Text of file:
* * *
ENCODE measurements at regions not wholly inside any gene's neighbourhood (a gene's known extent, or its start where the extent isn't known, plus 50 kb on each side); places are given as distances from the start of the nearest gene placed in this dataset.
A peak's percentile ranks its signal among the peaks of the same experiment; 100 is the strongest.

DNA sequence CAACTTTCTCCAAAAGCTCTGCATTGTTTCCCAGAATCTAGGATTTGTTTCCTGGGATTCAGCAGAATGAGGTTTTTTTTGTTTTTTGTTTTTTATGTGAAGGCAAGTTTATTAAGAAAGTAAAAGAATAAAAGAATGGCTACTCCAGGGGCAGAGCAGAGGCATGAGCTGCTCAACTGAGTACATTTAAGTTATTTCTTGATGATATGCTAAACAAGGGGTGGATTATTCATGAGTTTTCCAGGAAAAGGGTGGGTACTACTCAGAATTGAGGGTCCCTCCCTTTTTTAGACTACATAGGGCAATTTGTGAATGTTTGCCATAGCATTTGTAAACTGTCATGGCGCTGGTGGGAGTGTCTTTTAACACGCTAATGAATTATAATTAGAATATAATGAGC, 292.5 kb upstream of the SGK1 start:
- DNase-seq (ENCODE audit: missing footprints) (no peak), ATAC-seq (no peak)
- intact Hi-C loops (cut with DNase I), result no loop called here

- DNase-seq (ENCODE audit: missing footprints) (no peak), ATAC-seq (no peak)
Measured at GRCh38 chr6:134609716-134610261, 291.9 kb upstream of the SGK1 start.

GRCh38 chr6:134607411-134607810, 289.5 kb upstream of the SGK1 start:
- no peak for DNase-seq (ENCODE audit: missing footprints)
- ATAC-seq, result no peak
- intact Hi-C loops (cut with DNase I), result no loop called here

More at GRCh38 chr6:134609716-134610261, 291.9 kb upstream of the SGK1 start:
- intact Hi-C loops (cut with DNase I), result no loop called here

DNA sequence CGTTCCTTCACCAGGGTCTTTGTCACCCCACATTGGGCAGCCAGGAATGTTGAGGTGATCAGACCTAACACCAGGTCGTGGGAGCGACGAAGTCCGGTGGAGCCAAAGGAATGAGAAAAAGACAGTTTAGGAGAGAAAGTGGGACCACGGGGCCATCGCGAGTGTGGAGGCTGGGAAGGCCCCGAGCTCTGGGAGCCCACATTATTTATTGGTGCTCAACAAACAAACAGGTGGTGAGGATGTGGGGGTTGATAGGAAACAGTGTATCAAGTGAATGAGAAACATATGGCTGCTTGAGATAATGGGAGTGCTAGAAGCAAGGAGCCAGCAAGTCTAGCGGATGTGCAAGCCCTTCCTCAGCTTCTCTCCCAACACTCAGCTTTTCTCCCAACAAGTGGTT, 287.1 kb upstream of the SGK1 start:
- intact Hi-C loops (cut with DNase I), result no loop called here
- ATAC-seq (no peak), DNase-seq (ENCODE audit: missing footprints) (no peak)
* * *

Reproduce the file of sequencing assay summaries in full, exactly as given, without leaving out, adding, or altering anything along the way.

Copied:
ENCODE measurements at regions not wholly inside any gene's neighbourhood (a gene's known extent, or its start where the extent isn't known, plus 50 kb on each side); places are given as distances from the start of the nearest gene placed in this dataset.
A peak's percentile ranks its signal among the peaks of the same experiment; 100 is the strongest.

DNA sequence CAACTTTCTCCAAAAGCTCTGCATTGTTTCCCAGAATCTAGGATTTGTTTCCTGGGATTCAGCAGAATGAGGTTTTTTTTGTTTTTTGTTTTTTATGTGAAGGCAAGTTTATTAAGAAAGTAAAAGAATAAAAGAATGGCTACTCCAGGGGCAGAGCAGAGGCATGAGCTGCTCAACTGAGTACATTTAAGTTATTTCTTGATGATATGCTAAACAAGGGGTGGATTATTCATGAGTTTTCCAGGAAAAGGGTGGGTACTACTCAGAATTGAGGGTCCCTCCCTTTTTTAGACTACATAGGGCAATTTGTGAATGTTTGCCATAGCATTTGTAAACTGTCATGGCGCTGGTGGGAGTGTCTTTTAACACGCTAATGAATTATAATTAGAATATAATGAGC, 292.5 kb upstream of the SGK1 start:
- DNase-seq (ENCODE audit: missing footprints) (no peak), ATAC-seq (no peak)
- intact Hi-C loops (cut with DNase I), result no loop called here

- DNase-seq (ENCODE audit: missing footprints) (no peak), ATAC-seq (no peak)
Measured at GRCh38 chr6:134609716-134610261, 291.9 kb upstream of the SGK1 start.

GRCh38 chr6:134607411-134607810, 289.5 kb upstream of the SGK1 start:
- no peak for DNase-seq (ENCODE audit: missing footprints)
- ATAC-seq, result no peak
- intact Hi-C loops (cut with DNase I), result no loop called here

More at GRCh38 chr6:134609716-134610261, 291.9 kb upstream of the SGK1 start:
- intact Hi-C loops (cut with DNase I), result no loop called here

DNA sequence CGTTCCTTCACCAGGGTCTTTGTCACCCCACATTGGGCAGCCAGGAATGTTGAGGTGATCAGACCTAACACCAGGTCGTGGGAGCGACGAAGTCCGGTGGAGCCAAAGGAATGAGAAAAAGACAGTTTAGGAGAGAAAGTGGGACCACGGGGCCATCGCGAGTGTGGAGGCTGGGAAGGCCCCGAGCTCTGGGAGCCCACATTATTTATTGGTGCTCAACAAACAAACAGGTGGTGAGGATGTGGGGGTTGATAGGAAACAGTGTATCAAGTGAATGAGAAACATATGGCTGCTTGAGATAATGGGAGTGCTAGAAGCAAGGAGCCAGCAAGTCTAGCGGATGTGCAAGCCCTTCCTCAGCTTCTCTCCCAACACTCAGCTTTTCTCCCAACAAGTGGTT, 287.1 kb upstream of the SGK1 start:
- intact Hi-C loops (cut with DNase I), result no loop called here
- ATAC-seq (no peak), DNase-seq (ENCODE audit: missing footprints) (no peak)